Metropolitan News-Enterprise


Thursday, April 5, 2007


Page 15



Jevne Sold Perfect Food For Breakfast: Fish




Our daughter, Lisa, used to make fun of her parents’ eating habits.

She’ll bring us a carton of eggs she gathered that morning at her ranch in Agoura, and we’ll consume four or five of them that night. In fact, we used to eat eggs at night, on occasion (especially in the form of shrimp and onion omelletes), even before she started bringing us super-fresh ones. Eggs for dinner? That was too unconventional for Lisa.

It struck her as being about as bizarre as my consumption of seafood in the morning. There’s no more invigorating food, I’ve found, than mollusks…clams, oysters, mussels. What a great way to start the day. Smoked fish is also an excellent first meal—not only kippers (smoked herrings), favored by Britishers, but smoked salmon, cold smoked mackerel, etc. That, however, struck Lisa as, well, strange.

She has, however, revised her view. She e-mailed me recently to say:

“Some guy is making a fortune with the ‘Reverse Diet.’ His book touts the health benefits of eating fish for breakfast and eggs for dinner. See, next time you come up with a wierd idea, make it a book.”

Actually, fish for breakfast is nothing new. It’s commonly consumed in the morning in many lands. In fact, it was at one time not unusual breakfast fare here. But taste in foods varies greatly with the times.

And that leads me to this week’s column on past times in Los Angeles, centering on a grocer whose store once occupied the space our newspaper offices now fill, Hans Jevne.

Some of the foods he sold would be as unfamiliar to us today as sushi and pasta salads would have been to him. Here’s a Jevne ad in the Times from Jan. 31, 1907, for finnan haddie (smoked haddock, cooked in milk), a dish not apt to appear these days on breakfast tables except those of persons haling from Scotland:



A Feb. 14, 1907, ad says that “[a]bout the most tempting breakfast delicacy you could think of is the delicious salt mackerel our Fish Department offers.” The ad also suggests ordering “the succulent Norway Herring for a change.”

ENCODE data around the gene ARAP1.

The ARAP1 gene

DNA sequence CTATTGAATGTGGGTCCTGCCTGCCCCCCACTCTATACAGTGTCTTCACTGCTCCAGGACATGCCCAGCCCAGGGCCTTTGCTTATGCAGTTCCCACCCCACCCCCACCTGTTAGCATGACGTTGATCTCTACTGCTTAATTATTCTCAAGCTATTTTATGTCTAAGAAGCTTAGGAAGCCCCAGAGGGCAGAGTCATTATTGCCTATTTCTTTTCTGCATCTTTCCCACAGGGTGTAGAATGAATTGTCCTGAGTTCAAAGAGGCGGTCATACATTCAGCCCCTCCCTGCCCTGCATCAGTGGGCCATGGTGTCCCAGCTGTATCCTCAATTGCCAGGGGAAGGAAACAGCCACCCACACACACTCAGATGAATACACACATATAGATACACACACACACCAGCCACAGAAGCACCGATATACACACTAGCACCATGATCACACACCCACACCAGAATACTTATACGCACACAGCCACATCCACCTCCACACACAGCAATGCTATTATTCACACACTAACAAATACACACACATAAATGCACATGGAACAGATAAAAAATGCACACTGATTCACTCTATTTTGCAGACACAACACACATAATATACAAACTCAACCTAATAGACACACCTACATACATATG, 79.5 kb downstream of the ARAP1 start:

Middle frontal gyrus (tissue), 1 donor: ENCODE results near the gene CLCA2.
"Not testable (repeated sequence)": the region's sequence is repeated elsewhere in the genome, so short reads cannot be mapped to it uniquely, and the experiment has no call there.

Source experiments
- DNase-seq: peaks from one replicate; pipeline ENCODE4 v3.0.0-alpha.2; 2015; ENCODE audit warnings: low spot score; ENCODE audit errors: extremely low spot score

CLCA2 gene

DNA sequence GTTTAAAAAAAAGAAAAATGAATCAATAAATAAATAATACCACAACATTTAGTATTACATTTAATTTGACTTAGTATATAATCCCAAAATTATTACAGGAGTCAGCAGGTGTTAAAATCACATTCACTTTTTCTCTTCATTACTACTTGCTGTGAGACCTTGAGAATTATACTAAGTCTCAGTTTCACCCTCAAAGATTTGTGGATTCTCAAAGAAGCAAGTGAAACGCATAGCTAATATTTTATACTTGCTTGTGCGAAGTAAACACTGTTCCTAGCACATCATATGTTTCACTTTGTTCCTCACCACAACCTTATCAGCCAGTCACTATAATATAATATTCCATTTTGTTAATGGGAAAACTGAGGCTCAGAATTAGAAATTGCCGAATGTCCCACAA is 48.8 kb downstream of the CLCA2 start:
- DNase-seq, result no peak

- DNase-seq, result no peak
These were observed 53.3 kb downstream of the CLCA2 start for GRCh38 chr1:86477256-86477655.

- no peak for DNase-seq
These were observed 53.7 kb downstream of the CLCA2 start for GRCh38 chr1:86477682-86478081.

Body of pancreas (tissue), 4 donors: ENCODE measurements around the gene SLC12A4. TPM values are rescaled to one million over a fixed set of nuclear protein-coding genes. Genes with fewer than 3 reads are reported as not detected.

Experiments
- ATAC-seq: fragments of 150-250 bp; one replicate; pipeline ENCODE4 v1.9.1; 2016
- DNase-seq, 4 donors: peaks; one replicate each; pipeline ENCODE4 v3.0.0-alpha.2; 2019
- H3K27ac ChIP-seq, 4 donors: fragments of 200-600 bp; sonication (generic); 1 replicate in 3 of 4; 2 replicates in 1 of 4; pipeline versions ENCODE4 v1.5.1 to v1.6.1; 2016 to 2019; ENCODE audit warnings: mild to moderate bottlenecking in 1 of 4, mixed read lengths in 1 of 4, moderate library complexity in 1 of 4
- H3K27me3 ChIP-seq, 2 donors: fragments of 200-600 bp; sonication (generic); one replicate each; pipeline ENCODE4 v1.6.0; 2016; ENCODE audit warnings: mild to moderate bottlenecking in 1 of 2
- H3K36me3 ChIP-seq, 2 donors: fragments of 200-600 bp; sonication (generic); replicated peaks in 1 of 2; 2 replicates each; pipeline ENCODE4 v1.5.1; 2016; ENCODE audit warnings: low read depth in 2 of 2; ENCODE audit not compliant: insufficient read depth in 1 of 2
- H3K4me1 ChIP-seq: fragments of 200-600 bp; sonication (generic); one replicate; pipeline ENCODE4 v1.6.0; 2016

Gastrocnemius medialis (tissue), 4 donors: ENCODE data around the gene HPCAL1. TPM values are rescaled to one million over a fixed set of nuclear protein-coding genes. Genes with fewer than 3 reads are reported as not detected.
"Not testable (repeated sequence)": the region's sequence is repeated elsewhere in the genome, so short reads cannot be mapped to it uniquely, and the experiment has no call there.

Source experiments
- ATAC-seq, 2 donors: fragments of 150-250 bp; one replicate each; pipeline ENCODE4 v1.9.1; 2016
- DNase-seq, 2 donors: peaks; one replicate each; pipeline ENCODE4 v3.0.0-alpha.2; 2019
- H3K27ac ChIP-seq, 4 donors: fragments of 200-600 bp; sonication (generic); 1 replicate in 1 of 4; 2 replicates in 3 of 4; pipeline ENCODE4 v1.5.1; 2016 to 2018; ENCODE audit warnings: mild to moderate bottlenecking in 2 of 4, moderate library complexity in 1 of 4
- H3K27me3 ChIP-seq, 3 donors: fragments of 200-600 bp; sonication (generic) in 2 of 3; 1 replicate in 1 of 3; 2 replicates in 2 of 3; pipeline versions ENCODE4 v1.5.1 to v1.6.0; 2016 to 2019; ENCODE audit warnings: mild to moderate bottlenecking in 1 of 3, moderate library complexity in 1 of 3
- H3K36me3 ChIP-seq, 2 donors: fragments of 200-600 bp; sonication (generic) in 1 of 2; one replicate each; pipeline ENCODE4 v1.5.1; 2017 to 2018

Sounds pretty good to me.

On the other hand, some of what Jevne sold doesn’t strike me as appetizing. A Dec. 28, 1915 ad announces the availability of “Raisinette,” sold in pint or quart bottles. It was raisin juice. (I don’t know how you can obtain a juice from something that’s dried and waterless but, in any event, it doesn’t sound enticing.)

Also offered for sale in the ad were pickled lamb’s tongues…something I’d be willing to try, but which Lisa, a part of a generation that frowns on organ meats, would no doubt find revolting.

Jevne’s 1912-13 catalogue lists under “coffee substitutes” not only Postum, still on the market, but products like “Caramel Cereal” and “Roasted Rye.”

Among the spices listed is a product I didn’t know of when I did a series of columns on Tabasco Sauce: McIlhenny’s powdered Tabasco. Also, McIlhenny’s green pepper sause, supposedly something relatively new, was being sold.

There were 14 brands of condensed milk listed, including “Hansen’s Buttermilk Tablets.”

For 33 cents, you could obtain a small bottle of Heinz’s “mustard ketchup,” not one of its enumerated “57 varieties” and probably not long produced.

Eggs were 55-cents a dozen and were warranted to be “Strictly fresh Ranch Stock.” There might even have been some oddball customers back then who consumed the eggs for dinner.

Copyright 2007, Metropolitan News Company

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